Manteca to Nirvana
April 6, 2005 10:00 AM   Subscribe

The latest additions to the National Recording Registry of the Library of Congress have just been announced. This year's additions of "culturally, historically or aesthetically important" works include "Swanee'" by Al Jolson, Edward R. Murrow's radio reports from London during WWII, and "Fear of a Black Planet" by Public Enemy. View the full registry here, selection criteria and nomination information here.
posted by me3dia (17 comments total)
Wow... other notable recent (and semi-recent) recordings added:

The Beach Boys Pet Sounds
James Brown Live At The Apollo
Nirvana Nevermind

Those are three amazing, amazingly GOOD choices.

Not sure I like seeing the Star Wars soundtrack on there, though. From the link:
"This soundtrack score has been credited with reviving symphonic film scores in Hollywood motion pictures."

I don't think that's necessarily a good thing.
posted by BoringPostcards at 10:13 AM on April 6, 2005

These lists are always strange for thier choices, what they leave out, what they include. The Pubilc Enemy is perhaps an instructive choice, since It Takes A Nation Of Millions... was not only a much better album, but much more influential as well. But it was not as popular, a little bit more confined to hip hop culture than the later record, with no Fight The Power. So the trade off is between popularity and influence, at least in that case.

They also include the first installment of Prarie Home Companion, which seems like just an out and out mistake, even though I like the show. How is it more important in any way than the golden age of radio shows that it self-consciously tries to recreate. It's a bit like including a copy of the Mona Lisa in a similar list of important paintings.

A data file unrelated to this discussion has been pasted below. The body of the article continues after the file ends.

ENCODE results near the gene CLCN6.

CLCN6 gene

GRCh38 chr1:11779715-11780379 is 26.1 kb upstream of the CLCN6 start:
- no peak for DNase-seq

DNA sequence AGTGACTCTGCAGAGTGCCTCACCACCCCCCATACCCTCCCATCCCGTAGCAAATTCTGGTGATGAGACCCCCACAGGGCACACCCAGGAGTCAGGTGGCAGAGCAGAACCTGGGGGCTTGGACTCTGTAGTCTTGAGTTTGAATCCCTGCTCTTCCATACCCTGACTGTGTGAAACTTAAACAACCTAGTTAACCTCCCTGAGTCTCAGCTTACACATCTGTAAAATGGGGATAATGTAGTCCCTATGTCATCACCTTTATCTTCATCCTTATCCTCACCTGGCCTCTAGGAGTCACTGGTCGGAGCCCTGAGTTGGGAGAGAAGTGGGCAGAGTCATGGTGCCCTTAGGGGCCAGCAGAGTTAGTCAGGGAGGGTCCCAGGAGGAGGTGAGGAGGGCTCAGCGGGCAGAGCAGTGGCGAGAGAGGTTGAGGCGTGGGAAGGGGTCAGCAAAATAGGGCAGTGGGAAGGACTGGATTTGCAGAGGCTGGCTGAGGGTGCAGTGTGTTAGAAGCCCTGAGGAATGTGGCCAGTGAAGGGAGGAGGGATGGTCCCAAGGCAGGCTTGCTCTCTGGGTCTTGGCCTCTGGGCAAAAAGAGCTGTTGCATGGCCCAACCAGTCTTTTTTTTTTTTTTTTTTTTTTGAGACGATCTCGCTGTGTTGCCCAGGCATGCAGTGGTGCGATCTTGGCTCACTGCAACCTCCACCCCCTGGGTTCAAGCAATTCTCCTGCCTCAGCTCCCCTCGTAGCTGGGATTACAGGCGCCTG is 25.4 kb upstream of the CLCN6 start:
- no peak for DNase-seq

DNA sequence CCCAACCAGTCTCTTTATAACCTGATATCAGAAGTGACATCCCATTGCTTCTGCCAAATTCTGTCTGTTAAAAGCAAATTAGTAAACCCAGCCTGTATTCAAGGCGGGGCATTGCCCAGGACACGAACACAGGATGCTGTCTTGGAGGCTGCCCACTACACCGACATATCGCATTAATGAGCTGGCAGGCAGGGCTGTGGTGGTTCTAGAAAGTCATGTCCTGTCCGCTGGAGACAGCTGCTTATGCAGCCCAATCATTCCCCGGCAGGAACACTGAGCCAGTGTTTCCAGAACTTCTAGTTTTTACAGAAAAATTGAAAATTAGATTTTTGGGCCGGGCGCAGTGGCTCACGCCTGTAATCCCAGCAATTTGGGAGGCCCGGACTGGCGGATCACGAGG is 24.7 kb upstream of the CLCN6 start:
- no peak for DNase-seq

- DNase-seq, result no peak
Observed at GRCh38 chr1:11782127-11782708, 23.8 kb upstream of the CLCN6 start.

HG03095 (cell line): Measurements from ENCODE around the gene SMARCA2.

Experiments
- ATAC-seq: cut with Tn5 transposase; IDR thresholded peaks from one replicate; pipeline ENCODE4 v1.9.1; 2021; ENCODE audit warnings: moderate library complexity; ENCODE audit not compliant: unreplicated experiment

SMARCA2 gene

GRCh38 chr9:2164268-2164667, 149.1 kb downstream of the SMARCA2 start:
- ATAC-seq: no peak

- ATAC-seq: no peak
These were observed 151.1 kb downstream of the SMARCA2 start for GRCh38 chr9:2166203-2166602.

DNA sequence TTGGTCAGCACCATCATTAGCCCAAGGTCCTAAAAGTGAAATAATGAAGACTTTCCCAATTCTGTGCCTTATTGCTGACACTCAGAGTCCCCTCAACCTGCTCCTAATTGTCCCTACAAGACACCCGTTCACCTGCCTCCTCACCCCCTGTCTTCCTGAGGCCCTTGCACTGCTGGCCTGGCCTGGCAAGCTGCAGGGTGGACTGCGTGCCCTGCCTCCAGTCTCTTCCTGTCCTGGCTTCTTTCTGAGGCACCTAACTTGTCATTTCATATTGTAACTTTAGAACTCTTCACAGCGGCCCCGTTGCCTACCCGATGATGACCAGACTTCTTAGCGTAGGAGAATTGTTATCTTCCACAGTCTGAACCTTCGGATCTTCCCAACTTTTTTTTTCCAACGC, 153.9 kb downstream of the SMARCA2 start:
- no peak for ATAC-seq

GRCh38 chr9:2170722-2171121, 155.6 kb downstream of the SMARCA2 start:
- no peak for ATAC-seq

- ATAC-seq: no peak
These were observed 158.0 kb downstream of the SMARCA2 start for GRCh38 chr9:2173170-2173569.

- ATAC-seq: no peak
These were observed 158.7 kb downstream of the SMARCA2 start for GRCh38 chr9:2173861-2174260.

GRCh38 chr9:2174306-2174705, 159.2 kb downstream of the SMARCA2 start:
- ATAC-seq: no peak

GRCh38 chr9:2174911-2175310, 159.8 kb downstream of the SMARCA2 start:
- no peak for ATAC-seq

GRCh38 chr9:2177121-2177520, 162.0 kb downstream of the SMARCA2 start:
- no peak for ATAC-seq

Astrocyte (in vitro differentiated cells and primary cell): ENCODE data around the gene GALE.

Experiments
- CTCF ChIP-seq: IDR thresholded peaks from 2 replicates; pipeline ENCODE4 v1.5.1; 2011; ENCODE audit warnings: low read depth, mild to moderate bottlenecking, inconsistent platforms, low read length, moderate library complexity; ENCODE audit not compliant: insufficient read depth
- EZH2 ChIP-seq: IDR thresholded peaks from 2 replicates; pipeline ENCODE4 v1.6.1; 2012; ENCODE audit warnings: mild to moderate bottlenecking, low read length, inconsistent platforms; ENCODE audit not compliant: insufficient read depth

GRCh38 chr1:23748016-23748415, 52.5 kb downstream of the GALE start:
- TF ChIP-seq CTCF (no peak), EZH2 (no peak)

posted by OmieWise at 10:26 AM on April 6, 2005

*their ahhhk
posted by OmieWise at 10:27 AM on April 6, 2005

There's something poetic about including Al Jolson, who became famous for performing in blackface, and Public Enemy's Fear of a Black Planet in the same addition.
posted by goatdog at 10:27 AM on April 6, 2005

Omnie: Heh. I was gonna snark about Nation of Millions. But you beat me to it.
The LOC is awesome anyway. I've been hardcore lovin' their mp3s...
posted by klangklangston at 11:11 AM on April 6, 2005

klangklangston, I had no idea about the MP3s. Thanks for the tip!
posted by goatdog at 11:25 AM on April 6, 2005

Public Enemy No. 1
posted by caddis at 12:13 PM on April 6, 2005

Thanks for the post; good stuff there. However, you left Nirvana out of your writeup. Here is me cyber-slapping you for that offense.

posted by bwilliams at 12:54 PM on April 6, 2005

Whatever. Check the title.

Regardless, I think the Public Enemy inclusion is more interesting than Nirvana's. But i'm not going to get into that argument here.
posted by me3dia at 1:30 PM on April 6, 2005

"Elvis was a hero to most but he—
 Elvis was a hero to most—
 Elvis was a hero to most but never meant shit to me
 Y'see, straight out racist; the sucker was simple and plain
 Motherfuck him AND John Wayne."

Truer words were never spoken.
posted by Eideteker at 2:18 PM on April 6, 2005

As much as I like Public Enemy, Grand Master Flash and the Furious Five remains my favorite rap group. From The Message: